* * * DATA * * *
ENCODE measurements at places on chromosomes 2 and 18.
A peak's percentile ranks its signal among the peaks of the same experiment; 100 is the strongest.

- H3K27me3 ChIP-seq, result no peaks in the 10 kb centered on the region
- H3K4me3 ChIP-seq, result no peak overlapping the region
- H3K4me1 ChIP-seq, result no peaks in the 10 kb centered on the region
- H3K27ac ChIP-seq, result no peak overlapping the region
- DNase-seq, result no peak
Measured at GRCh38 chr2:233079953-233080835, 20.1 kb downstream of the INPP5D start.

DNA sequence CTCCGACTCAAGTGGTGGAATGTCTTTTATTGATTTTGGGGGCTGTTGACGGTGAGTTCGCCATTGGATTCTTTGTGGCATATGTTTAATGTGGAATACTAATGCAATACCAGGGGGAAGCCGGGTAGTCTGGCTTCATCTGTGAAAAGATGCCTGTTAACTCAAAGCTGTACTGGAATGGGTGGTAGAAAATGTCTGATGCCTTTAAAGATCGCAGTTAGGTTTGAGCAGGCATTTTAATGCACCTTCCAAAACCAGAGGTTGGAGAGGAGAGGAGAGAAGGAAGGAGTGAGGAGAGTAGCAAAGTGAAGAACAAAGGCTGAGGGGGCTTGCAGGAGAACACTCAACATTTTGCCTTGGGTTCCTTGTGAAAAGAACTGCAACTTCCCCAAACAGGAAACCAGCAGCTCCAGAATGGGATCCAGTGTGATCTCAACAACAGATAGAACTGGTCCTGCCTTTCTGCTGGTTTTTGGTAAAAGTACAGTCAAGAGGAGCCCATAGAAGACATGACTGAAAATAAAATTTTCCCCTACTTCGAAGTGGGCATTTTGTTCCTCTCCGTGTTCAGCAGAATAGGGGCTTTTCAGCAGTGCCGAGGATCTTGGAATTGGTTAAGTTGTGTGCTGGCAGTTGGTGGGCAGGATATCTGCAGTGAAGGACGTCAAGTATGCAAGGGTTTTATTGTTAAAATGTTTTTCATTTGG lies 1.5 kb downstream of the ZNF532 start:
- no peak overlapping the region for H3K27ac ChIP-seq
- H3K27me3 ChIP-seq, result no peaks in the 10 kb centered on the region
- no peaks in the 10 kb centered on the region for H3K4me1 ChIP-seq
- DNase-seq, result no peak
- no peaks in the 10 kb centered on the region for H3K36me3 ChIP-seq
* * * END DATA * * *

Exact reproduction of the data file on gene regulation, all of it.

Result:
ENCODE measurements at places on chromosomes 2 and 18.
A peak's percentile ranks its signal among the peaks of the same experiment; 100 is the strongest.

- H3K27me3 ChIP-seq, result no peaks in the 10 kb centered on the region
- H3K4me3 ChIP-seq, result no peak overlapping the region
- H3K4me1 ChIP-seq, result no peaks in the 10 kb centered on the region
- H3K27ac ChIP-seq, result no peak overlapping the region
- DNase-seq, result no peak
Measured at GRCh38 chr2:233079953-233080835, 20.1 kb downstream of the INPP5D start.

DNA sequence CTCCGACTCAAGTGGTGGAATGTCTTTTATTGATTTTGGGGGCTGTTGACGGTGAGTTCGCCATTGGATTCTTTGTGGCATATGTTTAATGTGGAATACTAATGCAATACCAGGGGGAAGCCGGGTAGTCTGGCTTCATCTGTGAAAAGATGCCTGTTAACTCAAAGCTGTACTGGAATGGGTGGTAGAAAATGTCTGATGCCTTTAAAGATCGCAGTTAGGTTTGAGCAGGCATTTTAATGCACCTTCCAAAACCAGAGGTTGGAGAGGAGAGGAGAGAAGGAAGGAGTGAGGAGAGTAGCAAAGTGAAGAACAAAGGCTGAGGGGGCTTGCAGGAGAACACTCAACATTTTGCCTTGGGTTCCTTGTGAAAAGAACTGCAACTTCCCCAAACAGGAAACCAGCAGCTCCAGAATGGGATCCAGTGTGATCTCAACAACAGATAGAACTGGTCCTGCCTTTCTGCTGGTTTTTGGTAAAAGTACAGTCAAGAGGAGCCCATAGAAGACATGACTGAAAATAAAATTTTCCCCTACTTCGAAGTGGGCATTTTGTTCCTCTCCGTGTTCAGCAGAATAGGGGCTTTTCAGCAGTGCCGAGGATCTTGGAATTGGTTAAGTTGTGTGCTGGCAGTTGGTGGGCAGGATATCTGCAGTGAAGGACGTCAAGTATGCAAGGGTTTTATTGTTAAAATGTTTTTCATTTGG lies 1.5 kb downstream of the ZNF532 start:
- no peak overlapping the region for H3K27ac ChIP-seq
- H3K27me3 ChIP-seq, result no peaks in the 10 kb centered on the region
- no peaks in the 10 kb centered on the region for H3K4me1 ChIP-seq
- DNase-seq, result no peak
- no peaks in the 10 kb centered on the region for H3K36me3 ChIP-seq